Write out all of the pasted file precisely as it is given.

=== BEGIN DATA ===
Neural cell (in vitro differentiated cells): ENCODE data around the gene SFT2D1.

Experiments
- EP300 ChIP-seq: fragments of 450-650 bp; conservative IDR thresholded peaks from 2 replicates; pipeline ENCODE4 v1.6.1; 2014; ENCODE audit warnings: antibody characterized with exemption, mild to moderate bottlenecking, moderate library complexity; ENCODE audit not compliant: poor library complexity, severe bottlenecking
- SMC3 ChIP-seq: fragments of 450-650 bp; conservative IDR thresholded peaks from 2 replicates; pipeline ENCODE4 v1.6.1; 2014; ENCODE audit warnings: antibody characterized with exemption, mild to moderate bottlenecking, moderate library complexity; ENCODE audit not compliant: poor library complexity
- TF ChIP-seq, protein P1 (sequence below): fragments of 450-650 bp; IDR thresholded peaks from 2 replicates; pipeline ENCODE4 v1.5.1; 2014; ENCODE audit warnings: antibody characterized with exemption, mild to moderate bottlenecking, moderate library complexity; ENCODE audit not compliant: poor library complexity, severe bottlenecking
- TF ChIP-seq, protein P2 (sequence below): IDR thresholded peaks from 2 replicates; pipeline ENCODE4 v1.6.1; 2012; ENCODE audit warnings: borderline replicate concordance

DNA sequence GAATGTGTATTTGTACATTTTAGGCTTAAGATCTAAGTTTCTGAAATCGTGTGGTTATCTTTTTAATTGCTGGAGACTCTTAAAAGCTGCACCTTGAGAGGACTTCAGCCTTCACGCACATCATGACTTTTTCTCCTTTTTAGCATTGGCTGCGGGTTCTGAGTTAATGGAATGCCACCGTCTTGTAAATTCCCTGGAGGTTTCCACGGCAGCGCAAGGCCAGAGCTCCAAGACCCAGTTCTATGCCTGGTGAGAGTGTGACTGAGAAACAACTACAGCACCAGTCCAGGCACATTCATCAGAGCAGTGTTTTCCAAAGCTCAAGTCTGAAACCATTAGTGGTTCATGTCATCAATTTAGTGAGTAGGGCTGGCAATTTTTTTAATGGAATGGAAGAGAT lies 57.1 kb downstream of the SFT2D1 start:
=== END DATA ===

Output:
Neural cell (in vitro differentiated cells): ENCODE data around the gene SFT2D1.

Experiments
- EP300 ChIP-seq: fragments of 450-650 bp; conservative IDR thresholded peaks from 2 replicates; pipeline ENCODE4 v1.6.1; 2014; ENCODE audit warnings: antibody characterized with exemption, mild to moderate bottlenecking, moderate library complexity; ENCODE audit not compliant: poor library complexity, severe bottlenecking
- SMC3 ChIP-seq: fragments of 450-650 bp; conservative IDR thresholded peaks from 2 replicates; pipeline ENCODE4 v1.6.1; 2014; ENCODE audit warnings: antibody characterized with exemption, mild to moderate bottlenecking, moderate library complexity; ENCODE audit not compliant: poor library complexity
- TF ChIP-seq, protein P1 (sequence below): fragments of 450-650 bp; IDR thresholded peaks from 2 replicates; pipeline ENCODE4 v1.5.1; 2014; ENCODE audit warnings: antibody characterized with exemption, mild to moderate bottlenecking, moderate library complexity; ENCODE audit not compliant: poor library complexity, severe bottlenecking
- TF ChIP-seq, protein P2 (sequence below): IDR thresholded peaks from 2 replicates; pipeline ENCODE4 v1.6.1; 2012; ENCODE audit warnings: borderline replicate concordance

DNA sequence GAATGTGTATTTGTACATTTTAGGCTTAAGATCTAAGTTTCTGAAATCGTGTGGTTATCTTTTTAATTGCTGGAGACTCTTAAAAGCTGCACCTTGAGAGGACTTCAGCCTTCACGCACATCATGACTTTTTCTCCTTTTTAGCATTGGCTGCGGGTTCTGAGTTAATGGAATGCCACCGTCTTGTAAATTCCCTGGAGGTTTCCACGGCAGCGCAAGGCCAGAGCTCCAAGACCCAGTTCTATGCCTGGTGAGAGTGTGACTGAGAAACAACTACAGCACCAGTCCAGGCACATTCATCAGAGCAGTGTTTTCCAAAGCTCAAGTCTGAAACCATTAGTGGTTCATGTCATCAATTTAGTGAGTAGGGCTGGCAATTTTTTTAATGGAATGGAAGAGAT lies 57.1 kb downstream of the SFT2D1 start: